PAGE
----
Question 4/7 In what way has your daily life changed the most?

I would say that I have become more focused and responsible. Every new day might bring new challenges that could affect our relatives, our work and our colleagues. This prospect makes you plan ahead for all eventualities and their possible consequences. We need to be proactive. I also learned to live my life one day at a time. That might seem like a contradiction to my previous statement, but it really is not.

Question 5/7 Is the willingness to help still high, and does the help really arrive? What is most needed at the moment?

I want to express my sincere and heartfelt thanks to our company for the way it cares for its personnel. We already shared this sentiment several times during our regular weekly roll calls in MS-Teams. Many people around us are not as lucky. We appreciate this very much, and we will pay it back by delivering new business opportunities as they present themselves. In my opinion, that is the appropriate response. We should never think of ourselves as victims.

We also see, that the “Hapag-Lloyd Cares” campaign uses its volunteer concept to benefit many ordinary Ukrainians and their families, extending help even to those having no relation to the company at all. Help never stopped coming. This is very encouraging to see. What all of us need the most right now is work. We will just have to be inventive until Ukraine produces enough cargo again.

Question 6/7 How do you inform yourself about the current events in Ukraine? 

I prefer messaging services as a source because I have the feeling that the news media spreads a lot of propaganda and major social networks are being censored. I do consult them for economy, business and industrial news, however. Together with comments from messaging apps, this helps me get a good overview.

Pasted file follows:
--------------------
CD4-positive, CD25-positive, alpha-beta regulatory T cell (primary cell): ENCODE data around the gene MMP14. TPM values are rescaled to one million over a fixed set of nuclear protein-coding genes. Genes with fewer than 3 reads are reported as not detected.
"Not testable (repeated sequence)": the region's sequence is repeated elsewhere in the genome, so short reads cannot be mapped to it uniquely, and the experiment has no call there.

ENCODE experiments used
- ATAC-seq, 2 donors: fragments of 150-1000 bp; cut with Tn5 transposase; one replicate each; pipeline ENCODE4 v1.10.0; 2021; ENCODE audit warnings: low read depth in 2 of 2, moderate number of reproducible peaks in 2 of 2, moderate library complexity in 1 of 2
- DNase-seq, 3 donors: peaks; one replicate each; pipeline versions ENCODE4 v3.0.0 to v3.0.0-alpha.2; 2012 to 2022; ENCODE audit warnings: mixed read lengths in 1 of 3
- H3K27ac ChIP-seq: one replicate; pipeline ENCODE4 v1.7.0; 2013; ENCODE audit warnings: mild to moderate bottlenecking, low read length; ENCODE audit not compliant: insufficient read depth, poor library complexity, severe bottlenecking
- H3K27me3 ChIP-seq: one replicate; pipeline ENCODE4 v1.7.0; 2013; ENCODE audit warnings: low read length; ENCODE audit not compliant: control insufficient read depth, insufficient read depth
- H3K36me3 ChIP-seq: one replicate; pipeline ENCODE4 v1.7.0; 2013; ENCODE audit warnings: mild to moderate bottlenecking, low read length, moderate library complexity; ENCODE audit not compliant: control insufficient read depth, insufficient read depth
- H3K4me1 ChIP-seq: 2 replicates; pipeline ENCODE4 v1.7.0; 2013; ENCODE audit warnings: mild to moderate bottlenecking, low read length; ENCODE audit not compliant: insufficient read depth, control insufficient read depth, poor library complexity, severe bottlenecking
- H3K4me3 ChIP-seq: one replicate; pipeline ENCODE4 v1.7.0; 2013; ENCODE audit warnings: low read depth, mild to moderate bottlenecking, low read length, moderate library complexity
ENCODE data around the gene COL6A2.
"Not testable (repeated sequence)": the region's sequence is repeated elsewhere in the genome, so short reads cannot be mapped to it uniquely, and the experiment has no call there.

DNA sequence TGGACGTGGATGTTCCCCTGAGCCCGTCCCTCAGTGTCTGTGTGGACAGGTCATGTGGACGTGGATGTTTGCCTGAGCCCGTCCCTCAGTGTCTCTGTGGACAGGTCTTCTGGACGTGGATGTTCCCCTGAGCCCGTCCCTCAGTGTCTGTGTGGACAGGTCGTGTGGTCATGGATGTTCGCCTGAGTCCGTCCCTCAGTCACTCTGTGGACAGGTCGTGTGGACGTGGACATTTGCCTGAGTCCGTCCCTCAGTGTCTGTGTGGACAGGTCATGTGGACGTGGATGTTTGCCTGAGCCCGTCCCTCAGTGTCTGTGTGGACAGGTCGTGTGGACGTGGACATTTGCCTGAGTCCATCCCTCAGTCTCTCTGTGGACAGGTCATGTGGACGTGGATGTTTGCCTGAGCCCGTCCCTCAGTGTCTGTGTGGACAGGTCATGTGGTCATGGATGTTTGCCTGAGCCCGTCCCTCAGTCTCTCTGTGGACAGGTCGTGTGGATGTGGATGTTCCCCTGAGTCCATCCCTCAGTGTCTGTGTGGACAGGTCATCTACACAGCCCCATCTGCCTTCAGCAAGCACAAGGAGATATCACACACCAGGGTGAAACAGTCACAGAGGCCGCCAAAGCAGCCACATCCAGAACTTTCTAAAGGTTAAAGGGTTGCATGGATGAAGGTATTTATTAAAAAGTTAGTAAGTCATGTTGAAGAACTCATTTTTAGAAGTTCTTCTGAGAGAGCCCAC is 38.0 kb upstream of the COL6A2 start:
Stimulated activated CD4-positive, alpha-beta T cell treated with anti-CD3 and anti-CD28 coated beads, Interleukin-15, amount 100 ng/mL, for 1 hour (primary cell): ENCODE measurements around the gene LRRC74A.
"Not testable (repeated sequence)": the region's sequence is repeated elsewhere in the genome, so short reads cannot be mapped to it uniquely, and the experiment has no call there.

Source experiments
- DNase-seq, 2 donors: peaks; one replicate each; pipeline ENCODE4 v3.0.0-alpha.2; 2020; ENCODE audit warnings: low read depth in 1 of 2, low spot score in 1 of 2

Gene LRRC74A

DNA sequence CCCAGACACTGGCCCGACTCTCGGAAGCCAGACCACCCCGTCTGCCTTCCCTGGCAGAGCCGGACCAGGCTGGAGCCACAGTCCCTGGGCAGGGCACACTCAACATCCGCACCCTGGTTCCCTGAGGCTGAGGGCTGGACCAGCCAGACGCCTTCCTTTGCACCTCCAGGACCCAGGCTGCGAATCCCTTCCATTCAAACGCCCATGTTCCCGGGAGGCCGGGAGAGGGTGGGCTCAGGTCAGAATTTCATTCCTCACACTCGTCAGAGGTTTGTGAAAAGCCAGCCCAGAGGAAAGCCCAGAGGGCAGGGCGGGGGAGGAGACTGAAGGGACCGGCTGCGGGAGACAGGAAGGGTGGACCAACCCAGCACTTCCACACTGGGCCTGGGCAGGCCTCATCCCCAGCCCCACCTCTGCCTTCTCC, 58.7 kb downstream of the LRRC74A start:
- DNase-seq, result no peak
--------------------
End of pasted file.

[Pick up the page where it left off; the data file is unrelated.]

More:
Question 7/7 What gives you personal strength in the current situation?

I draw a lot of strength from the feeling of being useful to my family, colleagues and company. My personal goal is to remain sane in these constantly changing hostile surroundings. To this end, I enjoy doing sports outdoors – like running and swimming in the sea, as well as reading books about history. They provide perspective on possible outcomes of our current situation.


    About Valeriy
    From 2008 to 2021, Valeriy was the third-party agency Managing Director for Hapag-Lloyd. In June 2021, he became responsible for of Hapag-Lloyd’s 20-people team in Odessa, Ukraine.

    This article is shared by courtesy of Hapag-Lloyd – – 253 modern ships, 11.9 million TEU (Twenty-foot Equivalent Unit) transported per year, 14,300 motivated employees in more than 400 offices in 137 countries. Hapag-Lloyd is a leading global liner shipping company and a powerful partner for you.

    For more articles about Ukraine, click here.